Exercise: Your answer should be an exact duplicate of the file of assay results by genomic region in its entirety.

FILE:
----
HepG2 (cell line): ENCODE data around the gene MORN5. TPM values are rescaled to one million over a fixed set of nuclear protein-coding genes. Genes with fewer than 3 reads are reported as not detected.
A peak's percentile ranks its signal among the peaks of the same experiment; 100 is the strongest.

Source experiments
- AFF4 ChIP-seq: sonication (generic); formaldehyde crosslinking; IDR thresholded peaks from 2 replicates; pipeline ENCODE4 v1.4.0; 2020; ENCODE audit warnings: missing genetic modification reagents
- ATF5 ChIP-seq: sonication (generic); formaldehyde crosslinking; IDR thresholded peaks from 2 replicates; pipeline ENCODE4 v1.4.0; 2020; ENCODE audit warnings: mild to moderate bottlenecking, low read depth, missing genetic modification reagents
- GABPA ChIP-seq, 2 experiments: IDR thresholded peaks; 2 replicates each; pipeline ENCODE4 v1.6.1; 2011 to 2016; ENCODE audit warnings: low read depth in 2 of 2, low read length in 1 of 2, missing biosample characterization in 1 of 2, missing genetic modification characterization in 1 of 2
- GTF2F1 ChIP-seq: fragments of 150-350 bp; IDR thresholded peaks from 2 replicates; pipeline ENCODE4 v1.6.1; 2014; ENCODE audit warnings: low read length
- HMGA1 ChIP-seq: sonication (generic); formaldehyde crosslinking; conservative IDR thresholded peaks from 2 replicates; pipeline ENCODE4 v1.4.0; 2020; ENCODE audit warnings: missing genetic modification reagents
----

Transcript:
HepG2 (cell line): ENCODE data around the gene MORN5. TPM values are rescaled to one million over a fixed set of nuclear protein-coding genes. Genes with fewer than 3 reads are reported as not detected.
A peak's percentile ranks its signal among the peaks of the same experiment; 100 is the strongest.

Source experiments
- AFF4 ChIP-seq: sonication (generic); formaldehyde crosslinking; IDR thresholded peaks from 2 replicates; pipeline ENCODE4 v1.4.0; 2020; ENCODE audit warnings: missing genetic modification reagents
- ATF5 ChIP-seq: sonication (generic); formaldehyde crosslinking; IDR thresholded peaks from 2 replicates; pipeline ENCODE4 v1.4.0; 2020; ENCODE audit warnings: mild to moderate bottlenecking, low read depth, missing genetic modification reagents
- GABPA ChIP-seq, 2 experiments: IDR thresholded peaks; 2 replicates each; pipeline ENCODE4 v1.6.1; 2011 to 2016; ENCODE audit warnings: low read depth in 2 of 2, low read length in 1 of 2, missing biosample characterization in 1 of 2, missing genetic modification characterization in 1 of 2
- GTF2F1 ChIP-seq: fragments of 150-350 bp; IDR thresholded peaks from 2 replicates; pipeline ENCODE4 v1.6.1; 2014; ENCODE audit warnings: low read length
- HMGA1 ChIP-seq: sonication (generic); formaldehyde crosslinking; conservative IDR thresholded peaks from 2 replicates; pipeline ENCODE4 v1.4.0; 2020; ENCODE audit warnings: missing genetic modification reagents